What is a credible corporate no-deforestation commitment worth? Between $700m and $800m if the recent experiences of some companies are anything to go by.
Malaysia’s IOI Group saw its value drop by about $800m – about 10% – after the Roundtable on Sustainable Palm Oil suspended it with effect from 1 April 2016. The company regained RSPO certification in August but the damage had been done. In the three months to June 30, IOI Group recorded a $14.8m loss, compared to a profit of about twice that in the same quarter of 2015.
Two other palm oil giants, Golden Agri-Resources and Wilmar, had similar experiences in 2013 when the Norwegian sovereign wealth fund divested its interest in them because of worries that the companies were not doing enough to combat deforestation. The hit for remaining shareholders in both cases was of a similar magnitude to that suffered by IOI.
The experiences of the companies show that investors take deforestation seriously, and are prepared to pull out when credible promises on forests cannot be given. They also show that in these cases, RSPO certification and Norwegian endorsement were, in effect, valuable assets that the companies neglected to maintain, leading to millions wiped off their values.
Another palm oil company, First Resources, aims to achieve full RSPO certification by 2020. In a recent report on Asian equities, Morgan Stanley noted that RSPO certification for First Resources would “reduce business risks, improve investor confidence in its business model, and potentially re-rate the stock”.
The debate about RSPO’s effectiveness to one side, clearly, for a controversial sector such as palm oil, in which suppliers are under scrutiny by campaigners including Greenpeace, investors feel far more comfortable with companies that face up to deforestation risks.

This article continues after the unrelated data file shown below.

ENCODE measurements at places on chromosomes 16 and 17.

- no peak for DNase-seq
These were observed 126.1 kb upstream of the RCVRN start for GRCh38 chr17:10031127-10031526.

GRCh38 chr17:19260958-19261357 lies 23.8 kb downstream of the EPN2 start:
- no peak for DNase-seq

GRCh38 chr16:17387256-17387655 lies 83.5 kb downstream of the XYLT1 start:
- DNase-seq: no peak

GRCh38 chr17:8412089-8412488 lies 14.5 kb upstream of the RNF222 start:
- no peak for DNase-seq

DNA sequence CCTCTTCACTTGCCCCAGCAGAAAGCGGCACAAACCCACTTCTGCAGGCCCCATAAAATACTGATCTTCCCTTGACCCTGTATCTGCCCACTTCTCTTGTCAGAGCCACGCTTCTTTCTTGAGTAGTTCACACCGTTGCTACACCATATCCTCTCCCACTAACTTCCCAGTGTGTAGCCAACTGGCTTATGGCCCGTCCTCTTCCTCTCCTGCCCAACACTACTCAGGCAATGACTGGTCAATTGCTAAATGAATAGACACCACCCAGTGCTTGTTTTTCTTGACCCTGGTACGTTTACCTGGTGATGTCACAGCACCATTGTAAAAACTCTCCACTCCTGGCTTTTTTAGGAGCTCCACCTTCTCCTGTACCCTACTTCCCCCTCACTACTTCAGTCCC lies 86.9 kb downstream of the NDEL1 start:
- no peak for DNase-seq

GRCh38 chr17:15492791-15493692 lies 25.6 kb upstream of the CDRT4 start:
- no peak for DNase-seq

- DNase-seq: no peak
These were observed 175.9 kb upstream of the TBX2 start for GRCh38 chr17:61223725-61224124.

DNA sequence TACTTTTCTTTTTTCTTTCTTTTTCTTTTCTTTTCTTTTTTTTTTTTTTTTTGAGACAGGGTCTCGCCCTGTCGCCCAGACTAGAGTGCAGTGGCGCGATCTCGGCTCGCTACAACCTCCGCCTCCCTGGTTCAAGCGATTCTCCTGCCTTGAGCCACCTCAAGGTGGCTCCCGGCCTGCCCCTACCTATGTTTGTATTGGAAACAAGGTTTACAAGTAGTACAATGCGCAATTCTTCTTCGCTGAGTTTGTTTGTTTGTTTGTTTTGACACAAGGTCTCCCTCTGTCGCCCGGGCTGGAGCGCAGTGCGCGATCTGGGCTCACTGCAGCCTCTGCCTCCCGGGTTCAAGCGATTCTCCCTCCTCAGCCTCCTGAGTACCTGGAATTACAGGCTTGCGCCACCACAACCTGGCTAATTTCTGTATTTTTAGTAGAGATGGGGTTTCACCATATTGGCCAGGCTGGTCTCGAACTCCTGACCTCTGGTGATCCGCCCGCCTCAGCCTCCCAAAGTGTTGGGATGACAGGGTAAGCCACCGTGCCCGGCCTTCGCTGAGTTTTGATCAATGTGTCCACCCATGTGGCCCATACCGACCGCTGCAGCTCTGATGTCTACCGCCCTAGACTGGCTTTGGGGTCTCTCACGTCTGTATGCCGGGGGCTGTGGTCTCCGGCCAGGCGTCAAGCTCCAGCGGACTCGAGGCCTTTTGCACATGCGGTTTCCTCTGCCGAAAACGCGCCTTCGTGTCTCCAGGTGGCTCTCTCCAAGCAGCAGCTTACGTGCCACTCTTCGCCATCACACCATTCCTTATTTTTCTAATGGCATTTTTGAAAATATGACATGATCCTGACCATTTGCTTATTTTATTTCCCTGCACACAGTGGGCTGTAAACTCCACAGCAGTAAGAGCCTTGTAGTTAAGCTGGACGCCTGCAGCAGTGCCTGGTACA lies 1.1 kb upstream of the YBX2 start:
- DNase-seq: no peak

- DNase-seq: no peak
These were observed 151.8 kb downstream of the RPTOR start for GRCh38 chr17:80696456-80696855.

Higher up supply chains, however, investors could arguably do more to demand that companies identify and manage their deforestation risks.
The most recent deforestation disclosure report by CDP
found investors are upping the pressure on companies. According to CDP, the number of investors requesting companies to disclose forest-related risks in 2015 increased 24% over 2014. The investors asking the questions in 2015 manage $19tn in assets.
But, although three-quarters of major companies in sectors that use the main commodities linked to deforestation (timber, cattle products, soy, palm oil) recognise that there are deforestation risks in their supply chains, and have committed to tackling them, they have so far taken only limited steps. CDP, for example, said that “businesses are currently only meeting a fraction of the targets that form part of these commitments”.
This indicates that though pressure is starting to pay off, scope remains for investors to push even harder. Frido Kraanen, principal director societal impact for PGGM, which provides advisory services to Dutch pension funds, says that in the thinking of investors, deforestation risks are cross-cutting, because they relate to the prime issues of concern for sustainability: climate change, food security and water.
A company’s attitude to deforestation is thus a good proxy for its approach to sustainability more generally. Investors are increasingly conscious of this and companies that want to avoid the sort of revaluation that IOI Group went through should be alert to it too.